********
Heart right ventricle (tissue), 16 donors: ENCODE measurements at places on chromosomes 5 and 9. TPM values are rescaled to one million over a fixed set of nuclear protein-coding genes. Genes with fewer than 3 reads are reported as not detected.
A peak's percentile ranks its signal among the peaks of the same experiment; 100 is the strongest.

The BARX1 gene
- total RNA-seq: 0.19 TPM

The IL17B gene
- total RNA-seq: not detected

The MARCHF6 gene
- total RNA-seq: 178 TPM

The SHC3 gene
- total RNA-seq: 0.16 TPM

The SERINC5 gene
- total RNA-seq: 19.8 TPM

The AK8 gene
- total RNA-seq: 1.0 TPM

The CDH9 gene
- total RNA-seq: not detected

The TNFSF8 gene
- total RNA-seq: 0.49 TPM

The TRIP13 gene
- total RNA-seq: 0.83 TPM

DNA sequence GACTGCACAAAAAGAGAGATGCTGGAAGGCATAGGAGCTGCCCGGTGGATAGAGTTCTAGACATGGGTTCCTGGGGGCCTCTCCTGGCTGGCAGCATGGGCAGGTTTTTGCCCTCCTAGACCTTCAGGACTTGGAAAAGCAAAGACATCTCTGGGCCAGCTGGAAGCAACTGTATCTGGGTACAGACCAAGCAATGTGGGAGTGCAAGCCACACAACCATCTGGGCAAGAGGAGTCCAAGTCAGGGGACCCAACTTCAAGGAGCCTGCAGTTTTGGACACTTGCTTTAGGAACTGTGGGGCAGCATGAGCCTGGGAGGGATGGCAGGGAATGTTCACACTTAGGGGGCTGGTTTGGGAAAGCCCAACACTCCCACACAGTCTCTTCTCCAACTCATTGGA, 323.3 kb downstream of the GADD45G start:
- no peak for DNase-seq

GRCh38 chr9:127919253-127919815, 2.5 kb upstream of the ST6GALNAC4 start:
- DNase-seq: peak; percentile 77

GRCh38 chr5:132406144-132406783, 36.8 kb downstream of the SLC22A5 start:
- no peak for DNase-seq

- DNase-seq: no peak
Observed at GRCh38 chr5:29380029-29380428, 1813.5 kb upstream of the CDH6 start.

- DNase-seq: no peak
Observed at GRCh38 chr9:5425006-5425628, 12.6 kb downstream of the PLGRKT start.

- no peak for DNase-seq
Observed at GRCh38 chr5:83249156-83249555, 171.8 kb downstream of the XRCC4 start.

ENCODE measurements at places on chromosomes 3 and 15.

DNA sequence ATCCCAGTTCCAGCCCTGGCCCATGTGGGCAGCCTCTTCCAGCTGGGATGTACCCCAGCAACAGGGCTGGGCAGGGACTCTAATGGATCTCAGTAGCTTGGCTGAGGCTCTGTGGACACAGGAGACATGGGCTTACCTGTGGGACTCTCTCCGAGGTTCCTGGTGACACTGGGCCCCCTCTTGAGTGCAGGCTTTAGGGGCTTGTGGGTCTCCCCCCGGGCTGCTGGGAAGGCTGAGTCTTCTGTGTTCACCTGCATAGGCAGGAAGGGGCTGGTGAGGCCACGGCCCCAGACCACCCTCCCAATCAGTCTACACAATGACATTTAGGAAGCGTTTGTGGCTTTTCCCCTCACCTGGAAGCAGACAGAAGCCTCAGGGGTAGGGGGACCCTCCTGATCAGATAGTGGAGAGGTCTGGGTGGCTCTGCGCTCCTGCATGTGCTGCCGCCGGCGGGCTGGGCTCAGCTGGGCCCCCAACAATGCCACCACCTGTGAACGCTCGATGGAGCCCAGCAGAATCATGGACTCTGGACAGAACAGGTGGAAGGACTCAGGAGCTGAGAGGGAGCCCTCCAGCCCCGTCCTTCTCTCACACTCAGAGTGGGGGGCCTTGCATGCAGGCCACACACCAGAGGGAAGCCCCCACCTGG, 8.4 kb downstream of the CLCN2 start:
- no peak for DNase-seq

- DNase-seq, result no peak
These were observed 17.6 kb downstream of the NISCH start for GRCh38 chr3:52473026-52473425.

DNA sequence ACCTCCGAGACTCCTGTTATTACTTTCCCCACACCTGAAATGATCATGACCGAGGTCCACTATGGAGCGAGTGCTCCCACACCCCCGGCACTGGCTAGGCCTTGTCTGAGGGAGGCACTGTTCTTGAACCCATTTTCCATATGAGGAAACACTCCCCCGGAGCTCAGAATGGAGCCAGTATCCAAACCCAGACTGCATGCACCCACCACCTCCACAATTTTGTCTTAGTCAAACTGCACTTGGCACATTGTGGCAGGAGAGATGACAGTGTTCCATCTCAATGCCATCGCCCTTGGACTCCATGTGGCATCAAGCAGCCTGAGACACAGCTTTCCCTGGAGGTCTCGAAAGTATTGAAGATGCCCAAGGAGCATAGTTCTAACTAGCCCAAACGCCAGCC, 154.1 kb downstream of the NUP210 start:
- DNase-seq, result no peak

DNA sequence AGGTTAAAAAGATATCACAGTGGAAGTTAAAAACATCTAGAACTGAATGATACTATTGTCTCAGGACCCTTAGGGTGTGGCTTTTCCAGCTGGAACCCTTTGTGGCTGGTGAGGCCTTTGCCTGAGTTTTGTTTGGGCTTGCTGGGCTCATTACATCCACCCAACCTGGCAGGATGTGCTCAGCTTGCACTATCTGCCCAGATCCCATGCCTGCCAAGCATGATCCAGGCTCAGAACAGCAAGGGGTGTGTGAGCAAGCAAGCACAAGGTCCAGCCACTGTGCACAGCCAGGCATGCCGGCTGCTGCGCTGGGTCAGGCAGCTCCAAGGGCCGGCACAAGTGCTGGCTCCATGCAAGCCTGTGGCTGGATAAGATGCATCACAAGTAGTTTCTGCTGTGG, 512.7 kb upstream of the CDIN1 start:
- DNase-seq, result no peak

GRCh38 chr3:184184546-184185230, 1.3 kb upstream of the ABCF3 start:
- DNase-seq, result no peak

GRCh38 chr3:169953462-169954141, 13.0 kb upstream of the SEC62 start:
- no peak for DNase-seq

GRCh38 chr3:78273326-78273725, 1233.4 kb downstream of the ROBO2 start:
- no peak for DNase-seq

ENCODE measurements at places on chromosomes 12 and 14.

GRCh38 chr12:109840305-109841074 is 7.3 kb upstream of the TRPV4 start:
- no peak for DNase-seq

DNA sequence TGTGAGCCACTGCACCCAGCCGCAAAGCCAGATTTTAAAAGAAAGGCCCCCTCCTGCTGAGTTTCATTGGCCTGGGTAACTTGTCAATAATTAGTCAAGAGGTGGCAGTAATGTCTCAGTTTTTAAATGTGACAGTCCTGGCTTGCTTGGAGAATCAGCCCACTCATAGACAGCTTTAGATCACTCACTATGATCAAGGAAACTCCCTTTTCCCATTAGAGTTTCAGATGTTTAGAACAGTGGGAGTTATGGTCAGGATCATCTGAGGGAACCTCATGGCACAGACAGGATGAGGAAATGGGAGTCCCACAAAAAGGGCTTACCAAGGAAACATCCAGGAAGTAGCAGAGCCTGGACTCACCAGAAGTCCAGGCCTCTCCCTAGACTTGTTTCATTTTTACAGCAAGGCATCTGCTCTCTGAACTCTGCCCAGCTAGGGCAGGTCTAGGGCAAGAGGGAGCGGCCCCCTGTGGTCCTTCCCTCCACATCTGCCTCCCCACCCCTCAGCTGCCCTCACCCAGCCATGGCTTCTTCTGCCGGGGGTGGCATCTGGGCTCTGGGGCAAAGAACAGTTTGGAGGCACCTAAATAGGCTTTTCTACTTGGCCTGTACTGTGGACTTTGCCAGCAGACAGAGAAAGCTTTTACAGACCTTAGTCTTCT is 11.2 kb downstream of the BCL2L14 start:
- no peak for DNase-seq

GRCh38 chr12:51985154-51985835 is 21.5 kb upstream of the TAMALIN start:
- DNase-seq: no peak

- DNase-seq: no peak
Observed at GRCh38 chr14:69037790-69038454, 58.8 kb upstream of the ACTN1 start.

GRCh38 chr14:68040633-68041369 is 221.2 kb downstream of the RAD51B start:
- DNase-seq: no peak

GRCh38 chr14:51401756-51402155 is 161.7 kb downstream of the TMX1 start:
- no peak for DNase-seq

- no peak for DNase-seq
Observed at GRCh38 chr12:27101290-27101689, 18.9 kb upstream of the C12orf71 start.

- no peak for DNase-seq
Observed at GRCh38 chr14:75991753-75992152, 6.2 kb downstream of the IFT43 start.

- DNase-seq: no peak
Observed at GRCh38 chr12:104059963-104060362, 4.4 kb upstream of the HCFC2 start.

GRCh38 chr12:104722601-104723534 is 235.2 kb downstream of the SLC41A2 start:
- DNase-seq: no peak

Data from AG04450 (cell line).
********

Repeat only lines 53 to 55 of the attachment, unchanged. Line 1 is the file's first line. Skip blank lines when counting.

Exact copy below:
GRCh38 chr12:51985154-51985835 is 21.5 kb upstream of the TAMALIN start:
- DNase-seq: no peak

- DNase-seq: no peak